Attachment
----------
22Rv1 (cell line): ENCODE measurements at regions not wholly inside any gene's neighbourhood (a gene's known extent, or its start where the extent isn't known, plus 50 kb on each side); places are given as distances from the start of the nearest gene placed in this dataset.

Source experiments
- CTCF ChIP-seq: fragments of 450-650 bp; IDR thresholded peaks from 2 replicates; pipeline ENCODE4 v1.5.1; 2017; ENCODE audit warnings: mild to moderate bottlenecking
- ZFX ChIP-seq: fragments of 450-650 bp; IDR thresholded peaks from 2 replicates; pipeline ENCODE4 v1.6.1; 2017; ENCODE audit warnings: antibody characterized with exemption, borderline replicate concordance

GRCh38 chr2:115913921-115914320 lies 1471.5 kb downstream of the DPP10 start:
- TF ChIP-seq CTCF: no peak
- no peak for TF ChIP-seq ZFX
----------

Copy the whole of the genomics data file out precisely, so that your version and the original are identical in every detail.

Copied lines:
22Rv1 (cell line): ENCODE measurements at regions not wholly inside any gene's neighbourhood (a gene's known extent, or its start where the extent isn't known, plus 50 kb on each side); places are given as distances from the start of the nearest gene placed in this dataset.

Source experiments
- CTCF ChIP-seq: fragments of 450-650 bp; IDR thresholded peaks from 2 replicates; pipeline ENCODE4 v1.5.1; 2017; ENCODE audit warnings: mild to moderate bottlenecking
- ZFX ChIP-seq: fragments of 450-650 bp; IDR thresholded peaks from 2 replicates; pipeline ENCODE4 v1.6.1; 2017; ENCODE audit warnings: antibody characterized with exemption, borderline replicate concordance

GRCh38 chr2:115913921-115914320 lies 1471.5 kb downstream of the DPP10 start:
- TF ChIP-seq CTCF: no peak
- no peak for TF ChIP-seq ZFX